One of Barack Obama’s first campaign stops was Elkhart, Indiana. Once elected, he returned — for his first official presidential trip, in fact.
The only problem is, Elkhart is not exactly the pinnacle of economic wonder.
On that Feb. 9, 2009, visit, he once again lamented the bad economy he had inherited from George W. Bush, and added: “I promised you back then that, if elected, I’d do everything I could to help this community recover, and that’s why I came back today, because I intend to keep my promise.”
Seven years later, Obama returned on Wednesday to tout what he says is a miraculous comeback for an economy that had suffered the worst downfall since the Depression.
[lz_table title=”Manufacturing Production” source=”Bureau of Economic Analysis”]Elkhart has boomed while nation has treated water
The only problem is, Elkhart is not exactly the pinnacle of economic wonder. The per capita income is $17,957, while the U.S. per capita is $28,051. Household income in Elkhart is $34,616, while nationally it’s $53,046. And median family income is roughly half that of the national median, $37,692 versus $64,585. On all three measures, Elkhart remains below the marks in 2010, while the nation as a whole has surpassed them.
According to U.S. census data, two-thirds of city residents make $50,000 or less. Nationally, that number is less than half, 46 percent. And some 39 percent work in the production, transportation and “material moving” field. Nationwide, that number is just 12 percent. But there’s good reason why.
Elkhart is the recreational vehicle capital of the United States. According to Bureau of Economic Analysis, manufacturing production accounted for 55.66 percent of the economy in the Elkhart metropolitan area in December 2007. Statistics from the Bureau of Labor Statistics show that manufacturing jobs in the region accounted for 46.02 percent of all non-farm jobs in April.
“It’s very cleverly chosen by Obama, because it’s enjoyed such a strong manufacturing recovery,” said Alan Tonelson, an economic analyst who writes a blog called RealityChek. “But it’s very atypical … of manufacturing cities.”
[lz_table title=”April Manufacturing Output” source=”Federal Reserve Board”]Production has increased but remains below 2007 levels.
|Year,Change from Prior April
But critics say Obama had next to nothing to do with Elkhart’s revival. “President Obama has visited Indiana a few times, but this doesn’t mean he can claim the achievements made by Hoosiers. He’s made our comeback from the recession more difficult by raising the costs of family health care and saddling local job creators with crushing regulations,” said Indiana State Republican Committee Chairman Jeff Cardwell.
It’s true that Elkhart residents lifted themselves out of their economic woes. While Obama, on a return trip in August 2009, announced a $39.2 million federal grant for a company called Navistar that was supposed to build electric vehicles in Elkhart County, the plant opened but then quickly closed.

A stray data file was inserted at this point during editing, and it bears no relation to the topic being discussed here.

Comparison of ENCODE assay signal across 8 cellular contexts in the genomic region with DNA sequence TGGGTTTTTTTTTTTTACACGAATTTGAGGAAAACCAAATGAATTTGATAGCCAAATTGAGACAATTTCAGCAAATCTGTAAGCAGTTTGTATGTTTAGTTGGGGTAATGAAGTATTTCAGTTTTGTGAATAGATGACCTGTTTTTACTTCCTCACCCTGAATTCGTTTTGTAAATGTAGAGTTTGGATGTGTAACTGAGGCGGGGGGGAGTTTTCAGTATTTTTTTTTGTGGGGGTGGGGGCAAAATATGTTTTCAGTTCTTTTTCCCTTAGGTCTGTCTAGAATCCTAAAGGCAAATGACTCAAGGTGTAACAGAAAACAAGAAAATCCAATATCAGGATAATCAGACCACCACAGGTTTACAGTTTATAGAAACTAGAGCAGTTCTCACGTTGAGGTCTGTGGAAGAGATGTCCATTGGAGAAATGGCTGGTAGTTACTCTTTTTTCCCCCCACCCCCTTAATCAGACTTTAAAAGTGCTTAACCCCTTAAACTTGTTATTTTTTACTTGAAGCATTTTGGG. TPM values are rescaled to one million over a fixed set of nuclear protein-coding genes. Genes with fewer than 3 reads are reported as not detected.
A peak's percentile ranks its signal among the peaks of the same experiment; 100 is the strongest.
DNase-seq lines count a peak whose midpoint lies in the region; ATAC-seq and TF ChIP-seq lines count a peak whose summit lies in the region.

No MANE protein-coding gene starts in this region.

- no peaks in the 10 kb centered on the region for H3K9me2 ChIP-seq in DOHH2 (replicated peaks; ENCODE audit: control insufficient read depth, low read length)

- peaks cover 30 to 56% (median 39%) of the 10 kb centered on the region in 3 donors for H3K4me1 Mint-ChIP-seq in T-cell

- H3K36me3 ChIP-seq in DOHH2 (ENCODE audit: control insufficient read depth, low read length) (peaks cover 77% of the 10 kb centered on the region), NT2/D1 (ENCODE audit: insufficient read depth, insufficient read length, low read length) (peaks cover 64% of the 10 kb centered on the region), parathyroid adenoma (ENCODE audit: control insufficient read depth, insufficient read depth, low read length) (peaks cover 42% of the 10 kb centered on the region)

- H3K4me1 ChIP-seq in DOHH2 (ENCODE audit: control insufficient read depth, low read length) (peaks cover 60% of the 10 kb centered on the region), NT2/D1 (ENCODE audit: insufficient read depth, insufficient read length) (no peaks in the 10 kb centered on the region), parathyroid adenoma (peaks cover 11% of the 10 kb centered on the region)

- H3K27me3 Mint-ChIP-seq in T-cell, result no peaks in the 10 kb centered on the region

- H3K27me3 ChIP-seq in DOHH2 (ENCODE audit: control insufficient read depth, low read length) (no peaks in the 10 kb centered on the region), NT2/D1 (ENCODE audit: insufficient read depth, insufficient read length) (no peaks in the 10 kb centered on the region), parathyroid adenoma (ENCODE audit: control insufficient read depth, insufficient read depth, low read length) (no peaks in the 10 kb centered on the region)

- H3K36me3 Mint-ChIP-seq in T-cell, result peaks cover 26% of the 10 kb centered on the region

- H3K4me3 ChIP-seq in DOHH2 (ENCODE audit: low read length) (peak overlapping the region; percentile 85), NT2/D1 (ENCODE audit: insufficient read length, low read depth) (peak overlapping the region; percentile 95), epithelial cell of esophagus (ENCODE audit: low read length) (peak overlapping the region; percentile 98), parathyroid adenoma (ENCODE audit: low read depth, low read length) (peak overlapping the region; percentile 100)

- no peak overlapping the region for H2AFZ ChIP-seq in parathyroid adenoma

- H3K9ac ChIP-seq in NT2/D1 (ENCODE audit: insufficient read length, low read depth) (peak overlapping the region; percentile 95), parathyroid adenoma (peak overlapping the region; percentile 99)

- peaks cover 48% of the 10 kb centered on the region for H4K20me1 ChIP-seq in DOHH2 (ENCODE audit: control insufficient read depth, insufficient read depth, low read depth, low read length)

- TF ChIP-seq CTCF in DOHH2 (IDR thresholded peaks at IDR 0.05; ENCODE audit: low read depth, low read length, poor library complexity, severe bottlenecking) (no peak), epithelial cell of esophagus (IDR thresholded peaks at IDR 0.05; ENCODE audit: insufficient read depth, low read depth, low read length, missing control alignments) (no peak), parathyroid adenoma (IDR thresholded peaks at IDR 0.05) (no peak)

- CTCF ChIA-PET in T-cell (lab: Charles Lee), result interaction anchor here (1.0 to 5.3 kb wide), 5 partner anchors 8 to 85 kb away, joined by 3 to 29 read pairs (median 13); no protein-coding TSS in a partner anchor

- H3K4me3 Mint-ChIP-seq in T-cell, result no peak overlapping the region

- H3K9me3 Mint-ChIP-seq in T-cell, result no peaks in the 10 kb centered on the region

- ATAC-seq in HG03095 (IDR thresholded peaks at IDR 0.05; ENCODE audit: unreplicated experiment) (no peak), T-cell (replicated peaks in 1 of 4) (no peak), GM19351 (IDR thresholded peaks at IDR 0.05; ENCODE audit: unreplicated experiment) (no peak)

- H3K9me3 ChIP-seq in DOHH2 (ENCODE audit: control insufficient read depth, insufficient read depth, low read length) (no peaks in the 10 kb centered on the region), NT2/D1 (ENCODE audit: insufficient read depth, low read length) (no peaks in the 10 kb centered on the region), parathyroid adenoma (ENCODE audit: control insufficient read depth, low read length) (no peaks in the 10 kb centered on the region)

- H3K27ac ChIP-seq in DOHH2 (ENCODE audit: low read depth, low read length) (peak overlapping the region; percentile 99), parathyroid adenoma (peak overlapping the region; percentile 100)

“That just simply was not as advantageous as it was touted to be,” Elkhart Mayor Tim Neese told LifeZette. “It was marketed as something that was supposed to be very unique … but it was not positive and helpful as we hoped it would be.”
Certainly, Elkhart’s story was a different when Obama came in February 2009. High gas prices and the recession had cut demand for RVs, and the motor vehicle industry was generallyon the ropes. The unemployment rate was on its way to 20 percent. Kyle Hannon, president of the Greater Elkhart Chamber of Commerce, said those were desperate times.
“It’s a very different atmosphere from the last time he came,” he said.
In addition to making 80 percent of the nation’s RVs, the region 110 miles east of Chicago also produces pontoon boats, Hannon said. Both are “high-ticket, nonessential” items that people forego during tough economic times.
Despite the fact that Elkhart is “one of the most productive areas of the country,” Hannon said local folks see little connection between the revival and Obama’s policies.
“Not a lot of people in this community give the president any credit for the rebound, and I can see why,” he said. “It’\’s hard to connect the dots … If it takes an economist to explain it, I would say the argument is lost.”
Mark Landis, a senior supervisor for Siemens Healthineers USA, told The Indianapolis Star that the president’s visit would be good for the area. But he added, “I can’t say I believe he’s truly responsible for the recovery.”
Neese said federal stimulus funds paid for retraining programs that helped the area. But he said the program did not work as well as intended and, ultimately, had little to do with the recovery.
“We have to give a lot of credit to the private sector,” he said. “We have people who are willing to take calculated risks.”